As the court put it “Due process requires cross-examination in circumstances like these because it is ‘the greatest legal engine ever invented for uncovering the truth’ (citation omitted). Not only does cross-examination allow the accused to identify inconsistencies in the other side’s story, but it also gives the fact finder an opportunity to assess a witness’ demeanor and determine who can be trusted. So if a University is faced with opposing narratives about potential misconduct, the Administration must facilitate some form of cross-examination in order to satisfy due process.”
The court offered this interesting footnote in further support of its position: “Even popular culture recognizes the importance of cross-examination. See A Few Good Men… (depicting one of the most memorable examples of cross-examination in American cinema) ; My Cousin Vinny…(demonstrating that cross-examination can both undermine and establish the credibility of witnesses).”
The court does not ultimately describe exactly how the cross-examination right must play out but notes that “the University must allow for some form of live questioning in front of the fact finder.” The court also kept open the possibility of providing some protection so that a victim is not revictimized by being subjected to live cross-examination by the accused. For instance the court noted that “this requirement can be facilitated by modern technology, for example, by allowing a witness to be questioned via Skype ‘without physical presence’.”
The court also considered Doe’s appeal based on his arguments that Title IX had been violated. Doe claimed that Title IX had been violated for three reasons. One, the University had reached an erroneous outcome in this case because of his sex. Two, the University relied on archaic assumptions about the sexes when rendering a decision. Three, the University exhibited deliberate indifference to sex discrimination during his proceeding. The court made short work of the second and third claims noting that neither of these claims apply in the context of University disciplinary hearings. However, the court did uphold his appeal as it found that his complaint plead facts sufficient to cast some articulable doubt on the disciplinary proceedings outcome and demonstrated a “particularized…casual connection between the outcome and gender bias.”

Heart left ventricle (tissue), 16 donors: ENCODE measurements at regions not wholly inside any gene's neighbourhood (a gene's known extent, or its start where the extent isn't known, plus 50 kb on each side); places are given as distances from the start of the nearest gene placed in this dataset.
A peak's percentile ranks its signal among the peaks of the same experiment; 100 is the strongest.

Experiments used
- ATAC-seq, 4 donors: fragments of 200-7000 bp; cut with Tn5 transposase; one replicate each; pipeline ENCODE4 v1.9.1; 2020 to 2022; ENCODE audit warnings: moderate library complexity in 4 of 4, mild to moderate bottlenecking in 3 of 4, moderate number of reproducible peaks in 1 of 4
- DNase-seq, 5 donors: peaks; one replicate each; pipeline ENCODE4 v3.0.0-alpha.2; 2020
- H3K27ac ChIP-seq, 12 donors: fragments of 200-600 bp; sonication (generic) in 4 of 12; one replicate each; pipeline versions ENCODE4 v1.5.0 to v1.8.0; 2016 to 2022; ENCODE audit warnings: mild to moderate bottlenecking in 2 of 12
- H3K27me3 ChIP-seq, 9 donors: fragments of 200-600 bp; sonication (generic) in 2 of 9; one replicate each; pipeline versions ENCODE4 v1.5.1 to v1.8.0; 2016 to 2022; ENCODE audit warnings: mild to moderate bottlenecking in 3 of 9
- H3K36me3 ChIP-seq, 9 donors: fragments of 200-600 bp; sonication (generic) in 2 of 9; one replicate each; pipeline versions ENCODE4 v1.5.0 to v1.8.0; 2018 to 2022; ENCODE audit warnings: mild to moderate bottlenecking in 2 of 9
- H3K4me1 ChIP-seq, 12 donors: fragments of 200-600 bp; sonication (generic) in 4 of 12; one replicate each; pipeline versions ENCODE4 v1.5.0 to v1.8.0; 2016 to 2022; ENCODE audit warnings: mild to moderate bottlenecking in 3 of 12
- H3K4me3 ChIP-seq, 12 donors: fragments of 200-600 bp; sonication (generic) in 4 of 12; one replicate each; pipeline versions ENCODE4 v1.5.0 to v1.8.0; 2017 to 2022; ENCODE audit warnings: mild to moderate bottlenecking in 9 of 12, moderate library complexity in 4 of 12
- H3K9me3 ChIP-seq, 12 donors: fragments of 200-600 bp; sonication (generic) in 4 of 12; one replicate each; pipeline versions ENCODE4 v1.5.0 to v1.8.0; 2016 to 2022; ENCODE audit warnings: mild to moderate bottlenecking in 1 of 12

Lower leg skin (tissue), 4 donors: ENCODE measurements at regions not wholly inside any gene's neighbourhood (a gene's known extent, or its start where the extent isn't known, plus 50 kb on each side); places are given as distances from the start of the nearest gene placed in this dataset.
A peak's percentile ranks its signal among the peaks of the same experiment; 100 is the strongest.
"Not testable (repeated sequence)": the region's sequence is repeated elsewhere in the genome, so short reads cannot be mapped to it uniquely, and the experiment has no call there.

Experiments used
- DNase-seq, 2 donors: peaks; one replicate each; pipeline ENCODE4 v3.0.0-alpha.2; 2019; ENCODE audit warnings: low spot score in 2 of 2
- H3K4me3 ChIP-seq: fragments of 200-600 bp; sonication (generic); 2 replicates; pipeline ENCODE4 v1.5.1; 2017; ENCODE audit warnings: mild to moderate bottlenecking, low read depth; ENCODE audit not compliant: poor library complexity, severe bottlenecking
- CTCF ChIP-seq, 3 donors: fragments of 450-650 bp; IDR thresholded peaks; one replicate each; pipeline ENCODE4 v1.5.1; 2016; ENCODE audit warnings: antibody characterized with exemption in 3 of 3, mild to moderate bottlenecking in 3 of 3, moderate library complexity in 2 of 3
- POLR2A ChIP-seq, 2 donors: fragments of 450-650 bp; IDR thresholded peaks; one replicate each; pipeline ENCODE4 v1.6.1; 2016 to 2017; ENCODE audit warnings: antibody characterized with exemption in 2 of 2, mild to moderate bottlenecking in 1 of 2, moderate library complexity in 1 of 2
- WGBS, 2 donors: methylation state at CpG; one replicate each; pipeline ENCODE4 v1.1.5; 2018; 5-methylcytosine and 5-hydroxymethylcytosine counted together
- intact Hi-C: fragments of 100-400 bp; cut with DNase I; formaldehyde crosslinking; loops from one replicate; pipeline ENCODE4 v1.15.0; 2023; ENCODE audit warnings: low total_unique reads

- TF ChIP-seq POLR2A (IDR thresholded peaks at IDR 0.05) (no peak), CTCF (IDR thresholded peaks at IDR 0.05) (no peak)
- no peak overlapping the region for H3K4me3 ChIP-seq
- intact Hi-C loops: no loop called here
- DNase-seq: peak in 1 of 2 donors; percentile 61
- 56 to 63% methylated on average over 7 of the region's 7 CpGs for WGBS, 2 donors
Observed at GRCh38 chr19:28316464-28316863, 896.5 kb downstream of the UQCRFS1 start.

Keep in mind the Court of Appeals was reviewing the propriety of the Trial Court’s dismissal of the case on a motion to dismiss. That happens before either side has the opportunity to conduct any discovery and even before the defendants are required to provide an answer to the complaint. It’s a very high burden because all facts must be assumed to be as stated by the Plaintiff.
By no means does the Appellate Court’s decision mean that Doe will necessarily prevail on both of his revived claims or that, should this go back to a university disciplinary hearing where he has the right to cross-examine, that the University outcome will necessarily result in a finding in his favor.
The decision by the Sixth Circuit Court of Appeals was rendered by a three-judge panel. But it was not a unanimous decision. One judge wrote a concurring opinion and the third judge wrote separately, concurring in part and dissenting in part. While the dissenting judge agreed that Doe’s due process rights were violated when he was not permitted “any form” of cross-examination, the dissenting judge did not agree with the scope of cross-examination required by the US Constitution. The dissenting judge also would not have overturned the Trial Court’s complete dismissal of Doe’s Title IX claims.